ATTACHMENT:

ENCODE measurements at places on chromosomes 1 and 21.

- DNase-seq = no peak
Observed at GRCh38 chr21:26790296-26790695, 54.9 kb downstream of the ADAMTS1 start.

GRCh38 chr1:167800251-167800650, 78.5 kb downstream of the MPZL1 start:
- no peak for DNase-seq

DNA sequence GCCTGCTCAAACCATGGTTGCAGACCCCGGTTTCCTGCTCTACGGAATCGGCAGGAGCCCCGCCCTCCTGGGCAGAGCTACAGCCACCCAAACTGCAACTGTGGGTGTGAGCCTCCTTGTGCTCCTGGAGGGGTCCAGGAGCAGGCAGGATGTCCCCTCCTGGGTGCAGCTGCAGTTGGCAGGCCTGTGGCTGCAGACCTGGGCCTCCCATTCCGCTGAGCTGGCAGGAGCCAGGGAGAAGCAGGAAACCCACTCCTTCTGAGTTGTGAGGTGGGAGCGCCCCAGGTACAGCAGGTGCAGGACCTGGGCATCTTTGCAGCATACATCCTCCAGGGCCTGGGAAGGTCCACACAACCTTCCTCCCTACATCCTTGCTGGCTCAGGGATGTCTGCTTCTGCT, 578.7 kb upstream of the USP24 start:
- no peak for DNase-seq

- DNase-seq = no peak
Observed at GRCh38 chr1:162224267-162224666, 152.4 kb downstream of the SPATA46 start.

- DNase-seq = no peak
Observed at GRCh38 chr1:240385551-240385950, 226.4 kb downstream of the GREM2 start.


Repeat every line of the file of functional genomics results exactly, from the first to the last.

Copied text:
ENCODE measurements at places on chromosomes 1 and 21.

- DNase-seq = no peak
Observed at GRCh38 chr21:26790296-26790695, 54.9 kb downstream of the ADAMTS1 start.

GRCh38 chr1:167800251-167800650, 78.5 kb downstream of the MPZL1 start:
- no peak for DNase-seq

DNA sequence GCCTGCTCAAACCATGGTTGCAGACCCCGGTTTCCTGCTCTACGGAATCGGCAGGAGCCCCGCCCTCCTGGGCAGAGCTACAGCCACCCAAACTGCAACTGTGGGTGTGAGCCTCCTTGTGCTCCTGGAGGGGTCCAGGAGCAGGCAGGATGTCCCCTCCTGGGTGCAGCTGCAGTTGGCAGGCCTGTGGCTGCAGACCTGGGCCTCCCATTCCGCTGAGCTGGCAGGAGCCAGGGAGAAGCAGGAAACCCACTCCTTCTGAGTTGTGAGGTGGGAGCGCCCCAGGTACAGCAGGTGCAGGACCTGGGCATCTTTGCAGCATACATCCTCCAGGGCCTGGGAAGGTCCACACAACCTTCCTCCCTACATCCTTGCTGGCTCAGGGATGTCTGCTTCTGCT, 578.7 kb upstream of the USP24 start:
- no peak for DNase-seq

- DNase-seq = no peak
Observed at GRCh38 chr1:162224267-162224666, 152.4 kb downstream of the SPATA46 start.

- DNase-seq = no peak
Observed at GRCh38 chr1:240385551-240385950, 226.4 kb downstream of the GREM2 start.